Thanks to a reliable teenage wizard, Warner Bros. was able to have yet another successful summer.

Studio Report Card: Warner Bros.

on September 08, 2009 by Gary Gentile
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In a summer dominated by loud, explosive action films and tried and true franchises, Warner Bros. started its season off with a romantic re-telling of Dickens’ A Christmas Carol and ended it with a horror film that was strong enough to dominate the Labor Day box office.

And in-between, the studio released three blockbusters, including the latest in the Harry Potter and Terminator series and a break-out hit about the mother of all bachelor parties.

The mostly forgettable Ghosts of Girlfriends Past kicked off Warner’s season. It starred Matthew McConaughey as a modern-day Scrooge, who has forgotten the value of true love. He is visited by three ghosts (including Michael Dougas in the Bob Marley role) and eventually remembers his true love, Jennifer Garner.

The movie only grossed $55 million domestically, but it was a mere appetizer for the main course, Terminator Salvation, which debuted Memorial Day weekend in second place.

Christian Bale’s portrayal of Terminator hero John Connor lost out to Ben Stiller’s security guard in Night at the Museum: Battle of the Smithsonian for first place. Whether Bale’s now-famous tirade on the set of the movie hurt it at the box office is unclear. The film has gone on to gross $125 million domestically and $371 million worldwide, according to Rentrak. Unfortunately for Warner Bros., Sony handled international distribution for the film.

If Terminator ’s second place finish was a misstep, then The Hangover more than made up for it.

The Vegas-based tale of a drunken bachelor party where the bachelor goes AWOL hit the nation’s funny bone just right. The movie was a breakout hit, grossing $270 million domestically and $419 million worldwide.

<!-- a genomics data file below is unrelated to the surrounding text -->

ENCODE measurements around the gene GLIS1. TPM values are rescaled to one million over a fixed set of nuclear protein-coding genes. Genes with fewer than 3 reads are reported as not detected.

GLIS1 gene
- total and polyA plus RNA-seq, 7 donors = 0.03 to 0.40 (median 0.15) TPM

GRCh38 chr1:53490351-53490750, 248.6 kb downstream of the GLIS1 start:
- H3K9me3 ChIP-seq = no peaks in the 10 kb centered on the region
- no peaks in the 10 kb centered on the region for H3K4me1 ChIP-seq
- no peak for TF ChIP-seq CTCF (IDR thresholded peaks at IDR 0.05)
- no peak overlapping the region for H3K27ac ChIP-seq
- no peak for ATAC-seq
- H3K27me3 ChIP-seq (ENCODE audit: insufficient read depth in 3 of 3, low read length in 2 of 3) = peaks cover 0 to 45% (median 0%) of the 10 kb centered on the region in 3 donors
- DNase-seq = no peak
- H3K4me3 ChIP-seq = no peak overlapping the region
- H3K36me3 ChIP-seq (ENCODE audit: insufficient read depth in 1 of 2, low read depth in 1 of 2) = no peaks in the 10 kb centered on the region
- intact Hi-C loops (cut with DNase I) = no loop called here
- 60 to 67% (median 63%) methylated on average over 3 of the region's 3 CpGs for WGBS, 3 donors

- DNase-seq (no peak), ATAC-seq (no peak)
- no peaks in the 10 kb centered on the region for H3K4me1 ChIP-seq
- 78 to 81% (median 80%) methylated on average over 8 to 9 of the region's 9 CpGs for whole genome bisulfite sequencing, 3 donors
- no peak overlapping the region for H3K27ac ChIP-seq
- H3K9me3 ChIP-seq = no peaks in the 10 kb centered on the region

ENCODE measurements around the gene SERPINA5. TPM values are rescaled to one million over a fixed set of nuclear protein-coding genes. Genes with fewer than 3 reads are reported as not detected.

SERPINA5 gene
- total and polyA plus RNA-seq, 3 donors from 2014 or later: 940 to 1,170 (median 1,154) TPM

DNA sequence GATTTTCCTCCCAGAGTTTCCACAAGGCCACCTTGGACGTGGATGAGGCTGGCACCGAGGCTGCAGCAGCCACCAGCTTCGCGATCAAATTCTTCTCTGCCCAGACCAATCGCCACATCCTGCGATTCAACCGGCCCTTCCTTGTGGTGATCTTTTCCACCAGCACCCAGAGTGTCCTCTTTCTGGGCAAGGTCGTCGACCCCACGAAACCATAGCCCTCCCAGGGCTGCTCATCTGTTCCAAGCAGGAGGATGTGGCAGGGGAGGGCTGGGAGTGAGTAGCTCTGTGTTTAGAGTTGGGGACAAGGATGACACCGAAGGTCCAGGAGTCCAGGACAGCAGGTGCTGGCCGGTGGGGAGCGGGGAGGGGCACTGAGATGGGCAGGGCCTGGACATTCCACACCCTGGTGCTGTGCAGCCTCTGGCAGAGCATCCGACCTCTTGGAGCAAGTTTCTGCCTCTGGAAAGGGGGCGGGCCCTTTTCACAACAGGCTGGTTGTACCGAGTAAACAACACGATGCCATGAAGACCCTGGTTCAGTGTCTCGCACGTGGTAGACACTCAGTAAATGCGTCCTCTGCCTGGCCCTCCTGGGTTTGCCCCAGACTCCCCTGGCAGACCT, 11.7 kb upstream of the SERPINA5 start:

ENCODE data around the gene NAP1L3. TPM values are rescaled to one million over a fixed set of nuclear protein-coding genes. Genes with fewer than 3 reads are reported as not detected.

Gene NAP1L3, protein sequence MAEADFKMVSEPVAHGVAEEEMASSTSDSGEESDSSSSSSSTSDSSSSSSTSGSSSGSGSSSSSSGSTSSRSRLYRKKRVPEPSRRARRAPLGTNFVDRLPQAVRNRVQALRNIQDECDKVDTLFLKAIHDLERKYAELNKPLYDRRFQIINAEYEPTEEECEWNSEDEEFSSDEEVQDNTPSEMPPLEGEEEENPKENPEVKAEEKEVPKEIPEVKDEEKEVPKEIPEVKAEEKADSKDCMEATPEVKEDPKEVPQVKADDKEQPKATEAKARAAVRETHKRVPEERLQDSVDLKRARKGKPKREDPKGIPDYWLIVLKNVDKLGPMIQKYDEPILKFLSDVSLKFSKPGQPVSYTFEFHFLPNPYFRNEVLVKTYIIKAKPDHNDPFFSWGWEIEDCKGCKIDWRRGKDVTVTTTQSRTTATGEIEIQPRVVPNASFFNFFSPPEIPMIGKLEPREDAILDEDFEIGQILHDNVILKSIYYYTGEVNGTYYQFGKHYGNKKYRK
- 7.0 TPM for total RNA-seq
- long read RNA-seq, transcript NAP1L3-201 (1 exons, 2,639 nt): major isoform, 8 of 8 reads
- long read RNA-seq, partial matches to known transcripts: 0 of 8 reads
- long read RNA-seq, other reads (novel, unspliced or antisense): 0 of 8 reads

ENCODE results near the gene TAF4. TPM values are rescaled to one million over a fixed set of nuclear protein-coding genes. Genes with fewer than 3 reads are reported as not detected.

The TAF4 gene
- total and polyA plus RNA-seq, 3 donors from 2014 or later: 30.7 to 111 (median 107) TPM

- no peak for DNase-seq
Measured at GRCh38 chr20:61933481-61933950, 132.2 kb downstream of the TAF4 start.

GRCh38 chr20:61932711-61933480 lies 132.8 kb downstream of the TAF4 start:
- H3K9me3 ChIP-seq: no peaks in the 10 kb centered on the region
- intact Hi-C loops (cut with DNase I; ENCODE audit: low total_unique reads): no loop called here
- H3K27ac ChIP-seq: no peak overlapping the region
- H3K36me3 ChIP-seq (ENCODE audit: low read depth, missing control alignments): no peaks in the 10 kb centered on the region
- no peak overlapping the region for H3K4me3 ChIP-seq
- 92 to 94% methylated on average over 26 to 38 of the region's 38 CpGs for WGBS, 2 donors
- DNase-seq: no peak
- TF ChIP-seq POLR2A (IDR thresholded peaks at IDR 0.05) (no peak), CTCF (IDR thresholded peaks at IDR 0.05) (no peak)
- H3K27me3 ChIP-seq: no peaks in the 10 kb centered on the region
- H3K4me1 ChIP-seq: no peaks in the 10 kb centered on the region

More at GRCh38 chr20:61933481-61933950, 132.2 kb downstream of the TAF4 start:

But the summer’s crowning jewel for Warner Bros. was Harry Potter and the Half-Blood Prince. The film predictably wowed its core fan base, which seems to get bigger every year.

The film served as the set-up for the big finish of the series, which will be split into two feature films. Half-Blood Prince grossed $295 million domestically and a whopping $857 million worldwide.

The studio's Mid-summer offerings weren’t exactly flops, but they suffer by comparison to its bigger hits.

My Sister’s Keeper, a melodrama based on the book by Jodi Picoult, got mixed reviews and snuck under the radar of most moviegoers. Keeper, which starred Cameron Diaz and Abigail Breslin, managed to gross $48 million domestically.

Orphan was heavily marketed as the summer’s great horror flick. But the movie only scared up $41 million domestically.

And the romantic drama The Time Traveler’s Wife, with Eric Bana and Rachel McAdams, was overshadowed by the aliens in District 9 on its opening weekend. The movie has grossed $55.8 million domestically.

While the last three movies weren’t grand slam home runs, they were enough to help push Warner Bros. to the top spot at the summer box office.

That position was helped by an unlikely capper to the summer season, The Final Destination. The fourth film in the horror series marked the latest 3D success and audiences were interested enough to make it the top movie at the Labor Day box office despite competition from All About Steve and Gamer.

The Final Destination has grossed $50.6 million so far domestically.

Grade: A

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